St. Anne's National Shrine
When the Congregation of the Blessed Sacrament first came to Saint Jean’s most members of the community were of Canadian descent and steeped in the traditions of their national devotion to Saint Anne. They fostered the devotion but feared that there might be some conflict between the devotional practices of her veneration and the liturgical worship of the Blessed Sacrament. Therefore, through the generosity of Countess Annie Leary, an ornate shrine to Saint Anne was constructed in the lower church of “old Saint Jean’s.” When the present church was erected, the shrine of Saint Anne was transferred to its lower church. When that space was renovated creating the present Community Center, the shrine was transferred to its present place in the southwest corner of the church.
The statue is the original carving donated to “old Saint Jean’s” by Canon Petit. It depicts Saint Anne holding a scroll in one hand and giving her daughter a reassuring touch with her other hand, showing her as Mary’s teacher and guide. The child Mary is pointing to her mother acknowledging the importance of her mother’s place in her life. Luca F. Vescia, an Italian sculptor, labored a full year, under the close supervision of Canon Petit, to carve it from a block of the finest Carrara marble.
The white marble railing embellished with Eucharistic symbols of wheat and grapes in front of the shrine, and the same railing in front of the altars of Saint Joseph and Our Lady of the Blessed Sacrament are parts of the original altar railing of the lower church. The relic of Saint Anne, a piece of the bone of her arm, was brought to New York by Monsignor Marquis from Saint Anne d’Apt in France in May of 1885.
The antique reliquary on the right side of the shrine was newly gilded at the time of the renovation of the shrine. The gold dolphin supporting the relic of Saint Anne was crafter in 1997 by Armand Guior. The theme of the stained glass window in the shrine is the Old Testament. The Paschal Lamb is on the left and the Ark of the Covenant is on the right of the shrine.
The Cultus of St. Anne
Many an inquisitive eye has been lifted at the mention of the relic of Saint Ann. The following lines are written to satisfy this legitimate curiosity.
The largest of the relics of Saint Ann that Saint Jean Baptiste possesses is a half of the relic that was exposed in 1892 by Monsignor Marquis in the “Old Saint Jean’s.” It corresponds to the other half which is venerated at Saint Anne de Beaupre in Canada. Monsignor Marquis had obtained this relic from Saint Paul-outside-the-walls, in Rome, at the personal intervention of Pope Leo XIII. It is a fragment of the wrist of the Saint. The entire arm had been brought from Constantinople around the 7th century. The cultus of Saint Ann was in great honor in Constantinople, for a magnificent basilica had been consecrated to her honor in 550, during the reign of the emperor Justinian.
The cultus of Saint Ann had come to Constantinople from Jerusalem, where there was a basilica dedicated to her honor. It is impossible to determine exactly the date of the construction of this basilica, but we do know from Moslem historians that such a church did exist at the time of their conquest of Palestine in 636, and that it was used by them as a Hall of Science. Incidentally, the name of Ann as a holy person, passed with other Christian traditions into the Koran, the sacred book of the Moslems.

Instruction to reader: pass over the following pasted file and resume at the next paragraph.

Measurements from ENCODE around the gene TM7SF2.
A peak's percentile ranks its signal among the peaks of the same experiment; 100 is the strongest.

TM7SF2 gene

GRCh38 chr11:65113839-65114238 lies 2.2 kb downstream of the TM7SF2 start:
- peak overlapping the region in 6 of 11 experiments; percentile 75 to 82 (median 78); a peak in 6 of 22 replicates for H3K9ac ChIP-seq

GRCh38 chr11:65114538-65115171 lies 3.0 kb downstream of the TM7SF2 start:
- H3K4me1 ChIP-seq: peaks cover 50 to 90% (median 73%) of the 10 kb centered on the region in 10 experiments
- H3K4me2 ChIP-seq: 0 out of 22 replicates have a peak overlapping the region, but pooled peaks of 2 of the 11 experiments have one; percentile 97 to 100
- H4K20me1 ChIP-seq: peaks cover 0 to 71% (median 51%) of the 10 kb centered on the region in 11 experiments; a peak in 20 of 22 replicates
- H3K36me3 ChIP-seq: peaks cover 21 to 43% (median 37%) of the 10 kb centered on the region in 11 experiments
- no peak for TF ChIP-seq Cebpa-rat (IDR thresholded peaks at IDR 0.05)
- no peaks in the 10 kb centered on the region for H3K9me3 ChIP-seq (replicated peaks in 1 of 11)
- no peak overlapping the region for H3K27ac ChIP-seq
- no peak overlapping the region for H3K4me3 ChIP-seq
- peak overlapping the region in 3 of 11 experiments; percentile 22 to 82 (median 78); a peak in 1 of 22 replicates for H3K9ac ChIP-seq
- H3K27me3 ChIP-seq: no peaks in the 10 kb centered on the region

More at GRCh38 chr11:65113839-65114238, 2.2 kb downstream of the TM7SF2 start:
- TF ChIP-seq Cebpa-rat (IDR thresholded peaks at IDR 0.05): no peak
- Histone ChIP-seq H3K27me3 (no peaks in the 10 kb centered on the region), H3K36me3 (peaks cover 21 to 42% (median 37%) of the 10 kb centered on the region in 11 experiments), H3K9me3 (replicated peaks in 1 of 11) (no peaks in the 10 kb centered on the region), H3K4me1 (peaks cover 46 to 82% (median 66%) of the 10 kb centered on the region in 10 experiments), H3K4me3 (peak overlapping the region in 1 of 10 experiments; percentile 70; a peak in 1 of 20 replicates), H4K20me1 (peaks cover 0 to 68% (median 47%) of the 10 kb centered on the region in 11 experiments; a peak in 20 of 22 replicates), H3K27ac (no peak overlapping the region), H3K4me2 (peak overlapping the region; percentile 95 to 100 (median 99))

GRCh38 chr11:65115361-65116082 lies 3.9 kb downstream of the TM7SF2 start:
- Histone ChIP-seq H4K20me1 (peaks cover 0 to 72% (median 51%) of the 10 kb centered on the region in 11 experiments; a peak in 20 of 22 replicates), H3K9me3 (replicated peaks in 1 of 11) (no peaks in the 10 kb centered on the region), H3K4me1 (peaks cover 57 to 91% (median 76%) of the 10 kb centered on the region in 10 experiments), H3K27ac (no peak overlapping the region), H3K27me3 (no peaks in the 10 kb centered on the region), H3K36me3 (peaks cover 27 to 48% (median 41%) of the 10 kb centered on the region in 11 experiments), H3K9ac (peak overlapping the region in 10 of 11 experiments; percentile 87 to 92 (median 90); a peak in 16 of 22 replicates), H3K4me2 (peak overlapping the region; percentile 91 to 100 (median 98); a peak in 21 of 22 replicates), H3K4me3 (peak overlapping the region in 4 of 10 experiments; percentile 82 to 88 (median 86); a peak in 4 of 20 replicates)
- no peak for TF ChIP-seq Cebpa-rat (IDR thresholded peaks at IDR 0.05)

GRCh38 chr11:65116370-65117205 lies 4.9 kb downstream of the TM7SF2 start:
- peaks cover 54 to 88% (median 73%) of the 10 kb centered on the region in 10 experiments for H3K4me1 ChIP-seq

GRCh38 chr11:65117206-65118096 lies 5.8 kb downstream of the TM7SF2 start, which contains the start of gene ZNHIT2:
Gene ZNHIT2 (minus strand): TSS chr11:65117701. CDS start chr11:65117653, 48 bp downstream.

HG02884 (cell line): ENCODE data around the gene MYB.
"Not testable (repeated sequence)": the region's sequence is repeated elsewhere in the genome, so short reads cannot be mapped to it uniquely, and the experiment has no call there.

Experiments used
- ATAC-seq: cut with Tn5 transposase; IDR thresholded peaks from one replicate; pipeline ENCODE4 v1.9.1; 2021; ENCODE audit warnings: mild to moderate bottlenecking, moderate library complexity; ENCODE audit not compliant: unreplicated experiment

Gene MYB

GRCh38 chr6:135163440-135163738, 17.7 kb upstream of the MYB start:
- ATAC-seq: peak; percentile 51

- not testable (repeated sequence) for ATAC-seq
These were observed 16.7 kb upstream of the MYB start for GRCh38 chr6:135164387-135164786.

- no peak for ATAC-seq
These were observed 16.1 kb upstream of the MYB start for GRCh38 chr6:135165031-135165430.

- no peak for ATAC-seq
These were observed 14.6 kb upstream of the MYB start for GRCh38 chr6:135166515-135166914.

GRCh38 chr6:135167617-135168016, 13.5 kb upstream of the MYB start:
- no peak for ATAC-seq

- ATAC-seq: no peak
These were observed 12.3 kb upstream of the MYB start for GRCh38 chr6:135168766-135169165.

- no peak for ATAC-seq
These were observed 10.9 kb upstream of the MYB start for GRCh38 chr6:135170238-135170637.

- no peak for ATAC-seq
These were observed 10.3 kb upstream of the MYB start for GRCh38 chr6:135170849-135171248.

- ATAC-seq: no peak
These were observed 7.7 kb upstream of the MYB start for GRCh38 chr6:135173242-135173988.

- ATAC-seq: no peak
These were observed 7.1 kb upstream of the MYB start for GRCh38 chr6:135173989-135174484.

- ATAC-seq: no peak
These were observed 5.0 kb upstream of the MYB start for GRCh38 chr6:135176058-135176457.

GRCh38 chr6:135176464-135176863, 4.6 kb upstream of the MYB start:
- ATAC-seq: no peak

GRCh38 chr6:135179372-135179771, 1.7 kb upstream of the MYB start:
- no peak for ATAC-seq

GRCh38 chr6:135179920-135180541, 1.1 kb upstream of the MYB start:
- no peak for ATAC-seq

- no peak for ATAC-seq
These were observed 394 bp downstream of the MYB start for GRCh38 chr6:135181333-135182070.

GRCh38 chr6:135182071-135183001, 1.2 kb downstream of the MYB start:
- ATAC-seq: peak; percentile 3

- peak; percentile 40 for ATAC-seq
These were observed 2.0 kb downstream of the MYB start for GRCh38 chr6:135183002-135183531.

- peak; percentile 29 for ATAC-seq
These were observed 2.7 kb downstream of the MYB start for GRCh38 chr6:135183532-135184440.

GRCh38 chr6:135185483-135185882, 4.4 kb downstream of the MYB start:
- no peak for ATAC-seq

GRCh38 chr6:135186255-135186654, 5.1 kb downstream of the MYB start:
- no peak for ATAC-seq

From Apocryphal writings of the 2nd century we learn that Saint Ann was married to Joachim, and that her father, Mathan, was levite and lived in Bethlehem, situated less than 8 miles from Jerusalem. Ann and Joachim, also, lived and died in Bethlehem. It seemed only natural for the early Christians of Jewish ancestry to venerate the mortal remains of those who had been blood-relatives of Christ. With the departure of His mortal body from this world by the Ascension and that of the Blessed Virgin by the Assumption, they turned to the veneration of the grandmother of Christ whose remains were found in Bethlehem in a state of preservation. The remains were transferred to Jerusalem, and thereby was inaugurated the cultus of Saint Ann.
Saint Jean Baptiste possesses a smaller relic of Saint Ann, which came from the famed shrine of Sainte Anne d’Apt in France. How the relics of Saint Ann came to Apt has never been satisfactorily settled. Most critical historians frown upon the old legends of Provence, which narrate that Lazarus, Mary Magdalen, and Martha, exiled from Jerusalem, and set to drift in a boat, finally reached Marseilles, bringing with them the body of Saint Ann. It seems more likely that Bishop Isoard of Apt, who took part in the first Crusade, brought back to his episcopal see the cultus and some relics of Saint Ann. Other historians hold that the presence of the relic of Saint Ann at Apt may be due to the generosity of Pope Saint Clement: others, that Saint Cassian, a monk, gave it to Saint Castor, Bishop of Apt, these two men being close friends. Others assert Saint Helena, the mother of Constantine, on the occasion of her visit to Jerusalem, and of her work to discover the True Cross and other relics sacred to Christian piety, found the body of Saint Ann. A portion was kept at Jerusalem, another was sent to Constantinople where she had her residence, and another portion was sent to the Bishop of Apt, for she was in constant contact with the Bishops of Provence.
Even though all these conjectures may fail to conform to fact, still, as a most critical historian, Monsignor Duchesne said: “After all, the honors to Saint Ann are legitimate. Whether the location where such honors were given her was fixed by a more or less authentic tradition; whether the relics are genuine or not, this is no way diminishes the sincerity of the cultus of Saint Anne, and in the final analysist, that is what counts with God and men.”